New York Times
The above link points to a feature I found last week. Although vaguely related to art, it is something that normally resides beyond my frame of reference for this column.
What brought it to mind is a radio news item today which told of an unfortunate pensioner who was denied access to a local pub because her hat was proving an obstacle to their CCTV system.
As I understand it, the expression "Boyz in Da Hood" originally had connotations relating to Amerika Urban youth in their "neighbourhoods" but nowadays seems to have been sperceded by reference to headgear. Here in the UK there was much spirited outrage about "hoodies" on our streets some time back - the same kind of panic created by long hair in the 60s. Missed by these critics was the simple fact that it was and still is simply a trend - a case of mutual fashion and identity for a generation. Some disaffected yes, but hardly all.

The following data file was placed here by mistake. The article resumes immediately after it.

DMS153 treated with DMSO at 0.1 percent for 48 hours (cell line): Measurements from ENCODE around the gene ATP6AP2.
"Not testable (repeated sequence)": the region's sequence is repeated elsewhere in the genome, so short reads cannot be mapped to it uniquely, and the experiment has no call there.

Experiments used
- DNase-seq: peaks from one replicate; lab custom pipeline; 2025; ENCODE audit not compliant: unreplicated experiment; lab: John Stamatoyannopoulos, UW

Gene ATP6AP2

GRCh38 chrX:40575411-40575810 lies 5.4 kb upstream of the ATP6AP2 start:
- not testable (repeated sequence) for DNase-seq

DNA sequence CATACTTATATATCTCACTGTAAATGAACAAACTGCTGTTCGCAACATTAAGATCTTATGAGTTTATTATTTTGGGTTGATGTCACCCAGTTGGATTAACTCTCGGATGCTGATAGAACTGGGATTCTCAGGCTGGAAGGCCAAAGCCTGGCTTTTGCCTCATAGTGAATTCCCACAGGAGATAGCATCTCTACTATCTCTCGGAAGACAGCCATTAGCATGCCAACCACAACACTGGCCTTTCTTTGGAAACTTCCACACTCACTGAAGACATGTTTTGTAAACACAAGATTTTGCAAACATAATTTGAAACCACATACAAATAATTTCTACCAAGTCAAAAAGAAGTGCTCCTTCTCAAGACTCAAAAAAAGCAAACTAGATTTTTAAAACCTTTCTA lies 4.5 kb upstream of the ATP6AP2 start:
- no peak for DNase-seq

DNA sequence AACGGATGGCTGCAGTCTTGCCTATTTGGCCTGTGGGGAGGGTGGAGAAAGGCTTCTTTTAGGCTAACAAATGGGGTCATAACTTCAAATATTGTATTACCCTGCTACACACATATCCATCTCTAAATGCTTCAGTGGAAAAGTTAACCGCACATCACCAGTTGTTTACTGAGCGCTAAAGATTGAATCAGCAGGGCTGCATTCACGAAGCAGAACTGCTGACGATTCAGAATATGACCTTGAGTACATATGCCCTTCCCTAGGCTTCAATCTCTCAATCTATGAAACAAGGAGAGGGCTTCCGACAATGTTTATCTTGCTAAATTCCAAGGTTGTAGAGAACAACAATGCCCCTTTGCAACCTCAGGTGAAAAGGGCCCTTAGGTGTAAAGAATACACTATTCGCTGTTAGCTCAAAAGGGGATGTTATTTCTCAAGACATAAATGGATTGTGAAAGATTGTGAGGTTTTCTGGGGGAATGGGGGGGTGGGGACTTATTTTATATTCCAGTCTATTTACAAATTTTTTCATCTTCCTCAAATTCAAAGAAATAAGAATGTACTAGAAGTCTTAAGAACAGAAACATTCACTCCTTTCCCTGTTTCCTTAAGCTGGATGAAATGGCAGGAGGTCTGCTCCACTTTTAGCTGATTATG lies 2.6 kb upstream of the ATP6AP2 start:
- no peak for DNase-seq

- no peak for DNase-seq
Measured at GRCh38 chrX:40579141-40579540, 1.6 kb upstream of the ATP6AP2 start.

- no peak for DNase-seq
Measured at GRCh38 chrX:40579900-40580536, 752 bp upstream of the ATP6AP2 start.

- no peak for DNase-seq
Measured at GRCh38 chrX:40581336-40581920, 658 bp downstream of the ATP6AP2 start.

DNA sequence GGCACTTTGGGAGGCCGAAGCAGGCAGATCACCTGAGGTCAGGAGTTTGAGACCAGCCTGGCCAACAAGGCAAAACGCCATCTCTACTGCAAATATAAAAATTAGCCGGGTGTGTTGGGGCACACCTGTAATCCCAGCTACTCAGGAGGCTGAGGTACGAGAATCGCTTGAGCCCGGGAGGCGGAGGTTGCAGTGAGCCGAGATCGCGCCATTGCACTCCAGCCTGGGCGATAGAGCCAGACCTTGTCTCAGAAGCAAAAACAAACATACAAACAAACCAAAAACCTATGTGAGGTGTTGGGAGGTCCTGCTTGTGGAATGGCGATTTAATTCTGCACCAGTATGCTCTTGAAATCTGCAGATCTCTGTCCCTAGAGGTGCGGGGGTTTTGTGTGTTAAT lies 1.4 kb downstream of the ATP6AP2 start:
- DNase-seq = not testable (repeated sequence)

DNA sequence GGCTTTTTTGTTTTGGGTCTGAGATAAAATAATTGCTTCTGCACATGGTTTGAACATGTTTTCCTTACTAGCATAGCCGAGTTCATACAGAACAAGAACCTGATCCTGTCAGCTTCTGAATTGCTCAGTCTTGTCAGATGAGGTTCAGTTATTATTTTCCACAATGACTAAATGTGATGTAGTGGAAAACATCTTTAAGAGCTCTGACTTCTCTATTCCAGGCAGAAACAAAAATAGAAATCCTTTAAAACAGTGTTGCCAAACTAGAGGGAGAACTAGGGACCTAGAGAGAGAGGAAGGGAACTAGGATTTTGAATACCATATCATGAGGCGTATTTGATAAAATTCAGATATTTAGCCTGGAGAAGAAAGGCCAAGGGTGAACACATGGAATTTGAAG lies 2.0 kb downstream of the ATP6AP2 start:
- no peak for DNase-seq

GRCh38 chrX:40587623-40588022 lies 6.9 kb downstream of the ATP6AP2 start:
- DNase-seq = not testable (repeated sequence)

More recently of course we have seen increased tension with Islamic culture. Many Muslim women choose to wear headgear (as do Christian "nuns" for that matter) but the symbolism of "hiding something" has not altogether helped fragile relations.
The feature at NYT makes all sorts of whimsical suggestions as to why designers may be taking an interest in headgearn but I'm intruiged for a different reason. If headgear becomes all the rage, it will lessen the unwelcome focus on those who wear it for reasons other than style. It will also make it rather awkward for those who seek to dictate our behaviour for the convenience of their surveillance systems. So, if you don;t feel comfortable with state voyeurism and its implications for privacy, hop on board and make headgear your statement of personality.
In case of emergency, maybe we should urge designers to re-invigorate another old-time fascination - the fine art of the umbrella and sunshade. If this Winter ever ends, a highly styled reflective version of the latter would be just the ticket - loud, unmissible and guaranteed to play havoc with the optical recognition software.